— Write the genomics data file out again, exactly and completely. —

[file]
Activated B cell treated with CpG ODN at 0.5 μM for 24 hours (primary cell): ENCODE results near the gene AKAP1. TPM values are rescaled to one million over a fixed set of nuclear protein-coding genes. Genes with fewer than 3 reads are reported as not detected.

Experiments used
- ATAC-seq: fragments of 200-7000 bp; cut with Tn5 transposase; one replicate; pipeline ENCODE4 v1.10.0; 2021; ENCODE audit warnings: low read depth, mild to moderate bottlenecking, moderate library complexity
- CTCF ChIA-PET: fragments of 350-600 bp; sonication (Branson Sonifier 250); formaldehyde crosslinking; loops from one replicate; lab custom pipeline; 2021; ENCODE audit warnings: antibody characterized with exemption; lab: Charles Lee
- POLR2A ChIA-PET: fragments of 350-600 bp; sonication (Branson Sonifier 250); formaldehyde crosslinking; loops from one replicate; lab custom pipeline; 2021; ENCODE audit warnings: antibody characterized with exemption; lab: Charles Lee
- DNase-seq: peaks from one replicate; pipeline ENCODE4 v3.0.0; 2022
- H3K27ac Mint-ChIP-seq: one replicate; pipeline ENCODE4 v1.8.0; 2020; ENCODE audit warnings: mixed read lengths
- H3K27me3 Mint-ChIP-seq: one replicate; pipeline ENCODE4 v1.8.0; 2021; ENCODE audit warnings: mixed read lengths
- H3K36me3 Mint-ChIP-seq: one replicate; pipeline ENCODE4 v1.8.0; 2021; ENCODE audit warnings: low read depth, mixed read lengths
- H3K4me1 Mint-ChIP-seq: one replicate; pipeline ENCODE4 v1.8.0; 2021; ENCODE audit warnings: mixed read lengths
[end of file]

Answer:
Activated B cell treated with CpG ODN at 0.5 μM for 24 hours (primary cell): ENCODE results near the gene AKAP1. TPM values are rescaled to one million over a fixed set of nuclear protein-coding genes. Genes with fewer than 3 reads are reported as not detected.

Experiments used
- ATAC-seq: fragments of 200-7000 bp; cut with Tn5 transposase; one replicate; pipeline ENCODE4 v1.10.0; 2021; ENCODE audit warnings: low read depth, mild to moderate bottlenecking, moderate library complexity
- CTCF ChIA-PET: fragments of 350-600 bp; sonication (Branson Sonifier 250); formaldehyde crosslinking; loops from one replicate; lab custom pipeline; 2021; ENCODE audit warnings: antibody characterized with exemption; lab: Charles Lee
- POLR2A ChIA-PET: fragments of 350-600 bp; sonication (Branson Sonifier 250); formaldehyde crosslinking; loops from one replicate; lab custom pipeline; 2021; ENCODE audit warnings: antibody characterized with exemption; lab: Charles Lee
- DNase-seq: peaks from one replicate; pipeline ENCODE4 v3.0.0; 2022
- H3K27ac Mint-ChIP-seq: one replicate; pipeline ENCODE4 v1.8.0; 2020; ENCODE audit warnings: mixed read lengths
- H3K27me3 Mint-ChIP-seq: one replicate; pipeline ENCODE4 v1.8.0; 2021; ENCODE audit warnings: mixed read lengths
- H3K36me3 Mint-ChIP-seq: one replicate; pipeline ENCODE4 v1.8.0; 2021; ENCODE audit warnings: low read depth, mixed read lengths
- H3K4me1 Mint-ChIP-seq: one replicate; pipeline ENCODE4 v1.8.0; 2021; ENCODE audit warnings: mixed read lengths